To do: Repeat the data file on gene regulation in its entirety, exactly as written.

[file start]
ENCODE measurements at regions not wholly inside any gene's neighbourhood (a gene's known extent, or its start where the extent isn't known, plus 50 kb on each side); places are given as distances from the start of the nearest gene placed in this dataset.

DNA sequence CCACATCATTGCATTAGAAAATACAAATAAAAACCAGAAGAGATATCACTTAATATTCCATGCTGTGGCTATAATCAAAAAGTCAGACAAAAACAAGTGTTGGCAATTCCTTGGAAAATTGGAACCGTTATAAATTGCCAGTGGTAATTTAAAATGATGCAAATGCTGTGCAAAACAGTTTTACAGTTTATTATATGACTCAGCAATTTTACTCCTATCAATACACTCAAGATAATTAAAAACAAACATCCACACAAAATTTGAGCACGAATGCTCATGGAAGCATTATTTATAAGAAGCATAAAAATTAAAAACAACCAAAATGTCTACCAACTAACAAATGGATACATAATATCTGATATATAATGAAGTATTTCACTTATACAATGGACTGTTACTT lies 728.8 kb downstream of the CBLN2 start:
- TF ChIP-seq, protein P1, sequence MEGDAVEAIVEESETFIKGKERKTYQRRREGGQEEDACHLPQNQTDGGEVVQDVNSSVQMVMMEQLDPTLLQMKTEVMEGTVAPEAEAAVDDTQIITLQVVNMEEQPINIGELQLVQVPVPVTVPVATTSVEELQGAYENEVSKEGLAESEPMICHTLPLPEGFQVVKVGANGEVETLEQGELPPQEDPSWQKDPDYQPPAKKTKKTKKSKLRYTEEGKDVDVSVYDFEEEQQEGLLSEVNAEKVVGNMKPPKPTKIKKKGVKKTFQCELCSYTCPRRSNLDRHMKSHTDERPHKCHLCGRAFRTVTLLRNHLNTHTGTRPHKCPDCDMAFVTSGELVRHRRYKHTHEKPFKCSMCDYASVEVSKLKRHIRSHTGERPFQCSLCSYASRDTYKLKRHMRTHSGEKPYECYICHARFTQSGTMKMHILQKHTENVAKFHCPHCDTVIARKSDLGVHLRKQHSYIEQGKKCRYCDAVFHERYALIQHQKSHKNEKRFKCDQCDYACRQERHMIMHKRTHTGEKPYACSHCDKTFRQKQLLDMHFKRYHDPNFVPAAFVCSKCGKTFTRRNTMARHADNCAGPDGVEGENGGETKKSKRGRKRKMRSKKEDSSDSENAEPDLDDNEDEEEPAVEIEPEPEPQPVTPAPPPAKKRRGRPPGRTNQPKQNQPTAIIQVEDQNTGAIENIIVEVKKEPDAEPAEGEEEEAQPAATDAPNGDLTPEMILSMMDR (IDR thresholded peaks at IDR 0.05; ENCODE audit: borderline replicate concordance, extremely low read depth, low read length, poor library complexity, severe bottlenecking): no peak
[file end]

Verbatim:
ENCODE measurements at regions not wholly inside any gene's neighbourhood (a gene's known extent, or its start where the extent isn't known, plus 50 kb on each side); places are given as distances from the start of the nearest gene placed in this dataset.

DNA sequence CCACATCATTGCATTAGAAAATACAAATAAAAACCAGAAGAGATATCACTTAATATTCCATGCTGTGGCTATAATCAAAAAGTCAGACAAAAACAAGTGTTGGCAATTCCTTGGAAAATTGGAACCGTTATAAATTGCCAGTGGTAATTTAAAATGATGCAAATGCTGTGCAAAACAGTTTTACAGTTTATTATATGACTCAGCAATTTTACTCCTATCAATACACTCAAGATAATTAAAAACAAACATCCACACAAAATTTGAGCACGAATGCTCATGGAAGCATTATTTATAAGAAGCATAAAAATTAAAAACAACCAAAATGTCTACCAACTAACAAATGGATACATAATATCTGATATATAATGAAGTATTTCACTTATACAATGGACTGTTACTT lies 728.8 kb downstream of the CBLN2 start:
- TF ChIP-seq, protein P1, sequence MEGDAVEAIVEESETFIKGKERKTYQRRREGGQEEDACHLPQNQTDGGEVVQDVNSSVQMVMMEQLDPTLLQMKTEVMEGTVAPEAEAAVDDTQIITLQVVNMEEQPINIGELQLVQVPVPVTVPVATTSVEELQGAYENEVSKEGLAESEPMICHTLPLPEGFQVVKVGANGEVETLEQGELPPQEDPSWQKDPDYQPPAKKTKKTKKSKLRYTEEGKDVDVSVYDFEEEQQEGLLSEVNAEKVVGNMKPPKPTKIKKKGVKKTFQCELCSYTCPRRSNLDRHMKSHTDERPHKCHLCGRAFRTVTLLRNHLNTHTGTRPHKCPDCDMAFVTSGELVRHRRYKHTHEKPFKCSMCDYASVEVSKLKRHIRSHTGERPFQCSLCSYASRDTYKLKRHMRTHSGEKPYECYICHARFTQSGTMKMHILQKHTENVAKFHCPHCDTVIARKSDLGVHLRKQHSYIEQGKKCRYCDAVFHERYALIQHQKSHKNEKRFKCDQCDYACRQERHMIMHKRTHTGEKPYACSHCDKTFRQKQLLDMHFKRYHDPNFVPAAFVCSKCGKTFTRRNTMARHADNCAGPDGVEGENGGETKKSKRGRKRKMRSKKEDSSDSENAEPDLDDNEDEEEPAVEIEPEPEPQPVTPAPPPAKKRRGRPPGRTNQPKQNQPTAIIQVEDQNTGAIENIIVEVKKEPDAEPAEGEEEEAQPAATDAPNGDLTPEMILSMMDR (IDR thresholded peaks at IDR 0.05; ENCODE audit: borderline replicate concordance, extremely low read depth, low read length, poor library complexity, severe bottlenecking): no peak